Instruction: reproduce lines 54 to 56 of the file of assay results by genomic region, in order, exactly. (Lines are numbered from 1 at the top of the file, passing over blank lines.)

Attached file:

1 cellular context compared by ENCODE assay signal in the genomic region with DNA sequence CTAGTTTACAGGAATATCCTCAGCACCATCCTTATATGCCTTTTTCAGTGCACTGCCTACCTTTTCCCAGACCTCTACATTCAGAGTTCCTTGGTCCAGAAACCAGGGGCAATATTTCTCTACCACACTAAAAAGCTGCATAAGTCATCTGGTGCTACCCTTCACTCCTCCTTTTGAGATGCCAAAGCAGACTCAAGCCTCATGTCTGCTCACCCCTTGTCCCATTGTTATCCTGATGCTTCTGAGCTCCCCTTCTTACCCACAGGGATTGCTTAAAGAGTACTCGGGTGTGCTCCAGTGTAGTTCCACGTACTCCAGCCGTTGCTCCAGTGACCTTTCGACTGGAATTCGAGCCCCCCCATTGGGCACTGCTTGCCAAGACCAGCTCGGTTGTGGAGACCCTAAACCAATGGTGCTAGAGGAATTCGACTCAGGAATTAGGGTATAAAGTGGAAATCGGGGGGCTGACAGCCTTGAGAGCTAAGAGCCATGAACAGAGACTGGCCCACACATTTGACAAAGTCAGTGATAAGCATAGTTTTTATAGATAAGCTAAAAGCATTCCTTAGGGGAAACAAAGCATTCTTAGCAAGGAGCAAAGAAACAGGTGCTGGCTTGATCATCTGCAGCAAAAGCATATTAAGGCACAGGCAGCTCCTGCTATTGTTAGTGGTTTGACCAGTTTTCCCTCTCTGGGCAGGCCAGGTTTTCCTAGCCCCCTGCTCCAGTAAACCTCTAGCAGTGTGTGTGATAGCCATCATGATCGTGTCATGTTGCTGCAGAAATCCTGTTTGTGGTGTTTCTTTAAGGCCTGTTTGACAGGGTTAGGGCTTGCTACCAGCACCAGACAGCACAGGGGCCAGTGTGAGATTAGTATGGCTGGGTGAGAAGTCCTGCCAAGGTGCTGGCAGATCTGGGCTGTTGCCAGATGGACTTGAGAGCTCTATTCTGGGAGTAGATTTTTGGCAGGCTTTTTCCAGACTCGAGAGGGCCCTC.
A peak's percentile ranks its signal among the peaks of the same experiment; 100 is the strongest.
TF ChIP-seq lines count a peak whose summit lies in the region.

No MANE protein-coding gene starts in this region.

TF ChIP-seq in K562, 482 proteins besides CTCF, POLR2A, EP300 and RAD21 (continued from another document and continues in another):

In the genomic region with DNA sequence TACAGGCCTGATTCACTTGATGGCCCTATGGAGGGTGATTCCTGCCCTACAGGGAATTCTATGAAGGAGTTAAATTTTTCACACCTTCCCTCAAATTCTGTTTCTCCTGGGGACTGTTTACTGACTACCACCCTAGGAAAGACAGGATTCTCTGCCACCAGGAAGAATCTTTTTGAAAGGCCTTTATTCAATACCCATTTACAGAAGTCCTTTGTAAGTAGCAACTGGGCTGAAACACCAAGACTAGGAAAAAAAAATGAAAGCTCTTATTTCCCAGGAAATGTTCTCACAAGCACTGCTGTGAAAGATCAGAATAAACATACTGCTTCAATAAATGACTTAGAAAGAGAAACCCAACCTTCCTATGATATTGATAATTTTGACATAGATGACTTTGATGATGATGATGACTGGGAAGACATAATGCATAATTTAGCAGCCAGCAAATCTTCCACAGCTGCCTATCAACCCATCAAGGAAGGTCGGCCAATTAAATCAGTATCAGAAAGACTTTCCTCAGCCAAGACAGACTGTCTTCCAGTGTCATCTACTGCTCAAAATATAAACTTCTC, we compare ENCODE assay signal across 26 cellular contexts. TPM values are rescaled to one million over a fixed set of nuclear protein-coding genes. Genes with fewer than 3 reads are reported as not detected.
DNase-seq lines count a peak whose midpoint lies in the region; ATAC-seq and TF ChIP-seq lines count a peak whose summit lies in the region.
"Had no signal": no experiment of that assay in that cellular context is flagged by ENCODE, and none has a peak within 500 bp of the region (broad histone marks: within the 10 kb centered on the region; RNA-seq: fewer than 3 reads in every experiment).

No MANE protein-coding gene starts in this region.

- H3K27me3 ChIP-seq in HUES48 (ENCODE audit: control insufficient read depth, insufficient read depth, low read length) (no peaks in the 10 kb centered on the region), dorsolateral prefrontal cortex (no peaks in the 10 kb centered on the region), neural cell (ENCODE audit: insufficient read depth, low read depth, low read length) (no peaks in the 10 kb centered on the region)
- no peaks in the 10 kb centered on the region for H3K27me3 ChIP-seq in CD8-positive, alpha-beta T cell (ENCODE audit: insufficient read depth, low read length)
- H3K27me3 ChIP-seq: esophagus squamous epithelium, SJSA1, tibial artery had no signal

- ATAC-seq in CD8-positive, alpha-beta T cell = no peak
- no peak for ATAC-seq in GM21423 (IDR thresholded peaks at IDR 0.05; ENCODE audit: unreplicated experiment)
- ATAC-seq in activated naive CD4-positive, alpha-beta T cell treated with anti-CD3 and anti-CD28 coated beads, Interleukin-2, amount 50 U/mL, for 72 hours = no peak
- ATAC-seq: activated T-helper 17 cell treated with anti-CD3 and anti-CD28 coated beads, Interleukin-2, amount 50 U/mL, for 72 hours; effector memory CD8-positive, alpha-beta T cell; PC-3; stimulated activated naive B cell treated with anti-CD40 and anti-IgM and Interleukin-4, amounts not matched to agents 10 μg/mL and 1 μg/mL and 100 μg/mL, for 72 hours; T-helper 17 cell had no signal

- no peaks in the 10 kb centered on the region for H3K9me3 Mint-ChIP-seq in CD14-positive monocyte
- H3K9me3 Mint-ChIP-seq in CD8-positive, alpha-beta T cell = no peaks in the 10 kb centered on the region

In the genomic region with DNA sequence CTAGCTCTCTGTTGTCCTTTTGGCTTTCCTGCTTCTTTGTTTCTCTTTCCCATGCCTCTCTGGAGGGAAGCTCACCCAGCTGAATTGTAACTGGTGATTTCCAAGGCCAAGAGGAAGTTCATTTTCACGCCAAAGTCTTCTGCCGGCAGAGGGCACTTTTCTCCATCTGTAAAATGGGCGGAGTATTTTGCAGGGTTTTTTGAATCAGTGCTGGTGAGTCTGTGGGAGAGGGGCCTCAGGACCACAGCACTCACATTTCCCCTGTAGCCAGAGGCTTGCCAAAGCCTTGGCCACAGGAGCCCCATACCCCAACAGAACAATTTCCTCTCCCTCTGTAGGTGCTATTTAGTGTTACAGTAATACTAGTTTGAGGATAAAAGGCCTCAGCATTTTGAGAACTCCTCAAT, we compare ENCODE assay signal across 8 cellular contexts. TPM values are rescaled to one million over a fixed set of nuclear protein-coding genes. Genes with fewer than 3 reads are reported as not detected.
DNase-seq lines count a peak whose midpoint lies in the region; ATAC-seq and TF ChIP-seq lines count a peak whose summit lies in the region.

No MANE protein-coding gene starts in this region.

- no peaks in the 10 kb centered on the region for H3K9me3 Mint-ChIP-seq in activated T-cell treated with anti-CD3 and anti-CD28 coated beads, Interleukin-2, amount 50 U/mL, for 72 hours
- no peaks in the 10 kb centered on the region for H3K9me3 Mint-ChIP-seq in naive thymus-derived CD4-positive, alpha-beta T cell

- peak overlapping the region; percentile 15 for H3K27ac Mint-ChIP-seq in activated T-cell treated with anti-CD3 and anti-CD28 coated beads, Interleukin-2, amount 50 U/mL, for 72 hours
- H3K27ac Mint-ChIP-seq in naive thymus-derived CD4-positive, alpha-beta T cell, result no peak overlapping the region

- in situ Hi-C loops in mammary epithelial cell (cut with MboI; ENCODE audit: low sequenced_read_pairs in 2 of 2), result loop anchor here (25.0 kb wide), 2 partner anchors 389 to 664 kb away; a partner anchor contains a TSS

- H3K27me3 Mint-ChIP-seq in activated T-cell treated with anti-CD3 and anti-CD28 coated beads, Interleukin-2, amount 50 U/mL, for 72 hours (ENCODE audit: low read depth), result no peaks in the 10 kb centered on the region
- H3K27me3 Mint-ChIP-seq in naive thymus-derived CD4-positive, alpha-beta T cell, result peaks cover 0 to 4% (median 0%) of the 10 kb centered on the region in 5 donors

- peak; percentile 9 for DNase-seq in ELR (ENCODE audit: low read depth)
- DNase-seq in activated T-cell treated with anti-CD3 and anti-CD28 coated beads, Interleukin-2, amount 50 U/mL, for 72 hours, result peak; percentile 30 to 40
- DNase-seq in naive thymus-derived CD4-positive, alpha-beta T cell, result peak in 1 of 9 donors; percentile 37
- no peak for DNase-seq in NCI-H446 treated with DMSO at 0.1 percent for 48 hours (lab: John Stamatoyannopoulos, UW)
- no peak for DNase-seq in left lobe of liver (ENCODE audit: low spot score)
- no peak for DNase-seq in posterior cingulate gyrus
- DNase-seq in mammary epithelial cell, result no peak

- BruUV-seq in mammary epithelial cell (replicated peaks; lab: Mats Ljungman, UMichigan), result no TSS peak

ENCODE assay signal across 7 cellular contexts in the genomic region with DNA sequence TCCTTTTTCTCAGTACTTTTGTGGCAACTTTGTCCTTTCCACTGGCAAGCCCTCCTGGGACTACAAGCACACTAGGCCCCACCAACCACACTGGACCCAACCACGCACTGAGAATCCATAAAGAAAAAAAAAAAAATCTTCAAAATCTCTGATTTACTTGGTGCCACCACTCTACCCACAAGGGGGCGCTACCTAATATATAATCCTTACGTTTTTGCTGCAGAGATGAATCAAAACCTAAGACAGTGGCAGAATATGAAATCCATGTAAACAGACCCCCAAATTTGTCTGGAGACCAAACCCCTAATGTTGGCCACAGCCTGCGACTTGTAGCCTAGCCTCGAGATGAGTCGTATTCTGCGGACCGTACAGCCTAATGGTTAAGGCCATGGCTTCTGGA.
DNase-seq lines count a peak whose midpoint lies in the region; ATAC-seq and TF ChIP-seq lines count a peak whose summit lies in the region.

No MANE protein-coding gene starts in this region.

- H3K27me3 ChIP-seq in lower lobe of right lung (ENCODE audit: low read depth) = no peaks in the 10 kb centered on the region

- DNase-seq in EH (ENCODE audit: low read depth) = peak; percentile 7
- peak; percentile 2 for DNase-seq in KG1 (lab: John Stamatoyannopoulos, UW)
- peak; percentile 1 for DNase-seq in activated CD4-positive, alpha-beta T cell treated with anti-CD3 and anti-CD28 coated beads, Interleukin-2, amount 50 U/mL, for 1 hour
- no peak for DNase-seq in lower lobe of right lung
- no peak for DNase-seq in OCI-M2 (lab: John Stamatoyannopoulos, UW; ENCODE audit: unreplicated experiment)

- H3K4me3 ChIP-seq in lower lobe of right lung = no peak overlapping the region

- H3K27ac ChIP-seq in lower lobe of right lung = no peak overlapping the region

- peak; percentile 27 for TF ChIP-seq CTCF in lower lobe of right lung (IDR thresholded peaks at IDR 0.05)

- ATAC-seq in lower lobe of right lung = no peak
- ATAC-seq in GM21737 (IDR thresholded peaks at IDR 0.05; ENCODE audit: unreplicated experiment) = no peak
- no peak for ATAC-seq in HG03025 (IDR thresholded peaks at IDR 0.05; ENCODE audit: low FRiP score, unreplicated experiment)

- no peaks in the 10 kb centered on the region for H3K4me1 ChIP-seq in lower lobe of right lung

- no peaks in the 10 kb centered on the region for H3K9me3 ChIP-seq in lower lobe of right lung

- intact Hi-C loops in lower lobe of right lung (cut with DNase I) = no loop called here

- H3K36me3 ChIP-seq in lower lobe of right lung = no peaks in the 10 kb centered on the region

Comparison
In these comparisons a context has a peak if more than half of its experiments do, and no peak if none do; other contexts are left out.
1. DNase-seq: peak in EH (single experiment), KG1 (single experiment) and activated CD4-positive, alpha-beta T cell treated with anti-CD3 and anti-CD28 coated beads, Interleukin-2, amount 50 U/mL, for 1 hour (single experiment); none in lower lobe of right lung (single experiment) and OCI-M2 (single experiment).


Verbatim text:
- intact Hi-C loops in lower lobe of right lung (cut with DNase I) = no loop called here

- H3K36me3 ChIP-seq in lower lobe of right lung = no peaks in the 10 kb centered on the region

Comparison